Senate passes Local Preparedness Acquisition Act

A bill that would allow state and local governments to have cooperate purchasing power of GSA Schedule 84 has passed the Senate. The bill, best known as The Local Preparedness Acquisition Act, would allow state and local governments and authorities under these governments, to purchase security technologies and surveys off the GSA schedule, providing a discounted cost to those entities.

The bill passed the Senate on June 10, and is now to be sent to President Bush's desk, where it is anticipated to be signed into law. Don Erickson, director of government relations for the Security Industry Association (SIA), said he believed the bill would be on the president's desk within a few days and would be federal law within 10 days. After that point, Erickson said he anticipates the GSA would enact some sort of interim ruling allowing state and local governments to purchase off of Schedule 84 as it formalizes its processes for this cooperate purchasing law. Erickson noted that the bill had large support, not only from the Senate, but also from groups like SIA and the National Association of Counties.

The bill is patterned similarly after a section in the E-Government Act of 2002, which allowed state and local governments cooperative purchasing rights from GSA Schedule 70, the schedule that encompasses most IT products and services. The bill builds upon Section 833 of the 2006 National Defense Authorization Act, which gave limited cooperative purchasing rights, mainly for terrorism preparation.

The difference with the new law is that it would apply to all electronic security systems and guarding services that are included in Schedule 84.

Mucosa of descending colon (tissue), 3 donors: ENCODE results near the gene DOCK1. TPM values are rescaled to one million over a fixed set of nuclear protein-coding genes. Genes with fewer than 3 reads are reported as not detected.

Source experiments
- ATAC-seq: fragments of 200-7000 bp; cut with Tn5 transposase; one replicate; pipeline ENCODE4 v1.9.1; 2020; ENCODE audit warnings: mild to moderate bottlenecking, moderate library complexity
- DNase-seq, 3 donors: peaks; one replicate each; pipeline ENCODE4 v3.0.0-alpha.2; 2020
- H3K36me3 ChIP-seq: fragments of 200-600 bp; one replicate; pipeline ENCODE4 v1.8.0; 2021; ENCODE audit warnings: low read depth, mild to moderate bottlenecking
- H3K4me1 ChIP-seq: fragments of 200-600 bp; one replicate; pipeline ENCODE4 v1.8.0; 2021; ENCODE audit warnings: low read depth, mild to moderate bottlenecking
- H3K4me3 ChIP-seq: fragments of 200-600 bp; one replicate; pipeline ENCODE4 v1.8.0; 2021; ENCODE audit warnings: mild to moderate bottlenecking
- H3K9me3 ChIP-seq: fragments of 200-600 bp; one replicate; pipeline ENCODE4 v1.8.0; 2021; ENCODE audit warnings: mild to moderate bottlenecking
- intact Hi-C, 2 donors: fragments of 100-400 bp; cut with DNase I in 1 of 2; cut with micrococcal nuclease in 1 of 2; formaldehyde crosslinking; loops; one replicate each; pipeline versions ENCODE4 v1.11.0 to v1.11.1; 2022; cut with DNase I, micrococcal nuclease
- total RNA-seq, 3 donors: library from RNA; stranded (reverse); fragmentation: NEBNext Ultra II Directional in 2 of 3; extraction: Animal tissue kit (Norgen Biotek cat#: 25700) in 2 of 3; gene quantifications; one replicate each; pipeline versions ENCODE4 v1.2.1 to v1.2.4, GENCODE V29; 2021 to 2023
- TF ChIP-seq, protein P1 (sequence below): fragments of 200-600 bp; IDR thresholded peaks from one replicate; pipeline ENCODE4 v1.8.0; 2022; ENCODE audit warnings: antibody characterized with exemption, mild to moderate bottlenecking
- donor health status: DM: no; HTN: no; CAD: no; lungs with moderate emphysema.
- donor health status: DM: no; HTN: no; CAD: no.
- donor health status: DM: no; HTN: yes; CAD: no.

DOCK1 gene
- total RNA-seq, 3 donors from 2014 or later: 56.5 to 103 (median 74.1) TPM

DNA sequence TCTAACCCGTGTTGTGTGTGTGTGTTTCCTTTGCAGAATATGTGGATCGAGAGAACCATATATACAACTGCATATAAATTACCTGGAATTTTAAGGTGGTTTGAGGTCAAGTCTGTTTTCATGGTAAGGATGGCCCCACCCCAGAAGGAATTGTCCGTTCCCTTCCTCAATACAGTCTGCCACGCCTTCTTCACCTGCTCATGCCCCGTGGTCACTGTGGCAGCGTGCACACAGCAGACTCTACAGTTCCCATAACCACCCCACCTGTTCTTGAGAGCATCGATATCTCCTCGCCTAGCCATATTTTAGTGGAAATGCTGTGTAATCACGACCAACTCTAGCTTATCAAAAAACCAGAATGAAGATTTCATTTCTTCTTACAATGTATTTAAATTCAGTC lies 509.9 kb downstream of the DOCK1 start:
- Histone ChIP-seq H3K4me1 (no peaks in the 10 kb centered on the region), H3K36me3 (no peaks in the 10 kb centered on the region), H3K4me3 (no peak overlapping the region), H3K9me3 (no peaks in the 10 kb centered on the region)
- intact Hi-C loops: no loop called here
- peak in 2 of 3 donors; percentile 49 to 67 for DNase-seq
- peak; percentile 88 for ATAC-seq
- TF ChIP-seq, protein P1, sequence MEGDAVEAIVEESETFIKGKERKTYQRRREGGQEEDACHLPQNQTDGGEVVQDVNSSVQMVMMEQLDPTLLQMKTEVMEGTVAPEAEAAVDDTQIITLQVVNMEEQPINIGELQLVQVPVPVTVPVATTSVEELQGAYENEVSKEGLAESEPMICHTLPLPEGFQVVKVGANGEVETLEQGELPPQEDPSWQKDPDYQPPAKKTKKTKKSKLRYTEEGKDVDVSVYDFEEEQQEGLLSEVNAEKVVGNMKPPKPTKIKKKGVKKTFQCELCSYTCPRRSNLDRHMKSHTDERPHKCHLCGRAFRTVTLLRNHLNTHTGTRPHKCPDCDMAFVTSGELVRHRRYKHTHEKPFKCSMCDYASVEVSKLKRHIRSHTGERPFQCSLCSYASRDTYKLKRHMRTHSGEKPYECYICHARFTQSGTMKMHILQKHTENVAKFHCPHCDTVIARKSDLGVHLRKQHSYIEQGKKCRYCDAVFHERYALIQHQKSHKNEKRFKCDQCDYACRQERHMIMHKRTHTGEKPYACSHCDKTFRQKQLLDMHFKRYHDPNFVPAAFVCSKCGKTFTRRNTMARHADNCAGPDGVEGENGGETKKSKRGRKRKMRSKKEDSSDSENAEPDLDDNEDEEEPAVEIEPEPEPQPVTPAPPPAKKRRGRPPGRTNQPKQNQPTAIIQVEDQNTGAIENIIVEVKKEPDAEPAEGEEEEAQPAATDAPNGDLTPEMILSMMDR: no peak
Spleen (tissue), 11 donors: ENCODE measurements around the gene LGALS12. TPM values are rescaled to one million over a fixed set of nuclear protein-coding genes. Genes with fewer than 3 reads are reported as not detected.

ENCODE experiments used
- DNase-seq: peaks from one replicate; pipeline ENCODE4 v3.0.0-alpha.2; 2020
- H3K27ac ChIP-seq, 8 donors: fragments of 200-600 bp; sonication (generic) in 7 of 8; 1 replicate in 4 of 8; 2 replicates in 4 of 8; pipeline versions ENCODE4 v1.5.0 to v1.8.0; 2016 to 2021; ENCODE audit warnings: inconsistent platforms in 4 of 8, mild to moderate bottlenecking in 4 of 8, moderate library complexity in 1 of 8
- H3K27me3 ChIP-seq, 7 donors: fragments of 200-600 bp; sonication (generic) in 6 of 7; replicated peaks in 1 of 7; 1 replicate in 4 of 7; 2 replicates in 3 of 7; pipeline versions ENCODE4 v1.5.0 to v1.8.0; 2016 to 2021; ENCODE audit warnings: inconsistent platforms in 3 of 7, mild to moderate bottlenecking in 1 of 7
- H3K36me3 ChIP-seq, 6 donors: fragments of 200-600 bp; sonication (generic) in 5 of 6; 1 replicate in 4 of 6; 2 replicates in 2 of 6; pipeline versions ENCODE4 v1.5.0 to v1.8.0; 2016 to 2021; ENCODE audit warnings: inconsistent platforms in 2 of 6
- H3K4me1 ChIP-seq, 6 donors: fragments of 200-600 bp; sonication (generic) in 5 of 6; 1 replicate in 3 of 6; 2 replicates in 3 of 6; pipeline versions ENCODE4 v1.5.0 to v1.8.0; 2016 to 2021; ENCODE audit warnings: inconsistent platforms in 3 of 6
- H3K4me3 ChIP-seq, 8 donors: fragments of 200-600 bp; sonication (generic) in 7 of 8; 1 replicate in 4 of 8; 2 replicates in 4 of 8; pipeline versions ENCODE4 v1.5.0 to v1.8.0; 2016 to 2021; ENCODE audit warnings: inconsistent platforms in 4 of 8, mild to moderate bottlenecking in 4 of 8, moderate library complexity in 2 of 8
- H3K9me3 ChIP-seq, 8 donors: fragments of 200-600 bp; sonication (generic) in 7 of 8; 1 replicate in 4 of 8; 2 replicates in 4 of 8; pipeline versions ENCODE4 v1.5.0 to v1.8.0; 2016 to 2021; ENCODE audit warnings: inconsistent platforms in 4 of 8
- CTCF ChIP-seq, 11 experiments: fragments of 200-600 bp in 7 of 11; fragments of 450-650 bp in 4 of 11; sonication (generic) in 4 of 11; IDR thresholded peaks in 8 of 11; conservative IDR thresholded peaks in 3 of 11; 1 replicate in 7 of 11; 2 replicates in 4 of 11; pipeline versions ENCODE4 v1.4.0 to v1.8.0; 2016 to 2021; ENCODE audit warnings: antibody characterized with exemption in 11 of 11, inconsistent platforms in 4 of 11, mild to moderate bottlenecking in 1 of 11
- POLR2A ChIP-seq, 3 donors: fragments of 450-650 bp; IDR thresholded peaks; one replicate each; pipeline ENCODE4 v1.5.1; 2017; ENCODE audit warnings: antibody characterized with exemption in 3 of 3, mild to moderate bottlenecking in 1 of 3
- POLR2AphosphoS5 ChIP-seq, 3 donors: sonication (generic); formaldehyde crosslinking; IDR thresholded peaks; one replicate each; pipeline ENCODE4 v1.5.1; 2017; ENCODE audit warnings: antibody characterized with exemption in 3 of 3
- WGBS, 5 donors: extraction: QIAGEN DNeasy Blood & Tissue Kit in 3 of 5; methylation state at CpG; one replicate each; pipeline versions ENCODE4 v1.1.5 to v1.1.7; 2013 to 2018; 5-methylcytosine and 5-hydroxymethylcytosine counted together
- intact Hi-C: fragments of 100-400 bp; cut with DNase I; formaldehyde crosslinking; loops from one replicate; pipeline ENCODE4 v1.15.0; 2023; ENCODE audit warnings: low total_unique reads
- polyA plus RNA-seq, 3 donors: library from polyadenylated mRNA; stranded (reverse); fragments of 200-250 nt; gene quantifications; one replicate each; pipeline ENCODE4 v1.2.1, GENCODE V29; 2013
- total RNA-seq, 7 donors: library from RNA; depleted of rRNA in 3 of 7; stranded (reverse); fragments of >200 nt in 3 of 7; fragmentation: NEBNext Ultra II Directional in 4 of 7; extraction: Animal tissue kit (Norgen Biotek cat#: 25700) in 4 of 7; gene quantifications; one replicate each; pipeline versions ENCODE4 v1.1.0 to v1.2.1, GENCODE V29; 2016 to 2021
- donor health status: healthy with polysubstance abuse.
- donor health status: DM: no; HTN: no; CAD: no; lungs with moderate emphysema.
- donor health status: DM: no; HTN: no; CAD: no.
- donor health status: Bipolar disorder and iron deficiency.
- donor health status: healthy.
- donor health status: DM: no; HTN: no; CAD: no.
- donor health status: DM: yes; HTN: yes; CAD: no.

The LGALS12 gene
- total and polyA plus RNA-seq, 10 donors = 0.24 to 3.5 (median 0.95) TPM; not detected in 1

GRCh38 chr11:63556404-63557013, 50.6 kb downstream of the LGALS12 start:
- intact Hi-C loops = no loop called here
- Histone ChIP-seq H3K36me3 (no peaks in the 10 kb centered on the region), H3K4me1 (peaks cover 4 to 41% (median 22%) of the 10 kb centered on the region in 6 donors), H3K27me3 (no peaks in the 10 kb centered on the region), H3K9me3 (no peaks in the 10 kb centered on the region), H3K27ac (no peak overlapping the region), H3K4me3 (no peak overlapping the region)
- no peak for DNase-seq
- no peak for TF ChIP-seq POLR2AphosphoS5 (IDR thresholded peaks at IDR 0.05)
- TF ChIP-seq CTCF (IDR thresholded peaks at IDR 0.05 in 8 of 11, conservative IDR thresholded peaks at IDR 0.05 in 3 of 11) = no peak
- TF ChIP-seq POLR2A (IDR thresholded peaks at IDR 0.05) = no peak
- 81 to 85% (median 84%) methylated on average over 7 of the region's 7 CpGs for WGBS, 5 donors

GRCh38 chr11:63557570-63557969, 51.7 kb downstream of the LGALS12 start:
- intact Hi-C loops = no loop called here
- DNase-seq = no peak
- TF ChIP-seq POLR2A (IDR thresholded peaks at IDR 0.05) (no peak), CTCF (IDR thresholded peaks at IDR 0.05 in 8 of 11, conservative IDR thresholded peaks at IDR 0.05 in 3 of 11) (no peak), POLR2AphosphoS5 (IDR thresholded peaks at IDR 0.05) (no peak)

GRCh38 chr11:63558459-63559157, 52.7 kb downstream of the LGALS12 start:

The GSA schedules are essentially fair-price/discounted price and approved technology/services listings. Buying off a GSA schedule allows the federal government to typically receive lower-than-retail type of pricing for these services and technologies, and SIA's Erickson that it in turn gives vendors, such as SIA members, added exposure in the government marketplace.

Of course, many dealers which have worked closely with state and local governments (including public school systems) may not be listed on GSA schedules unless they have been specifically listed as part of vendor or a participating integrator's GSA agreement. Erickson says, however, that he doesn't expect the Local Preparedness Acquisition Act to affect independent dealers' businesses.

"It certainly benefits dealers if they have their own GSA contract, or if they don't have their own GSA contract, but are considered a participating dealer [i.e., listed as participating member on a vendor or integrator's contract]," said Erickson. "If they're not participating dealers, and don't have their own GSA contract, we believe this is an incentive to become a participating dealer.

They can still deal directly with the state and local governments. If they're offering very good prices and good services to these state and local governments, they won't lose the business."

Erickson stressed that although the act gives these governments access to Schedule 84, it by no means forces them to buy from that schedule. In fact, since the passage of the similar 2002 measure for Schedule 70, it hasn't meant that IT purchases for state and local governments have been fed through the GSA schedule.

"This is fully voluntary," he said.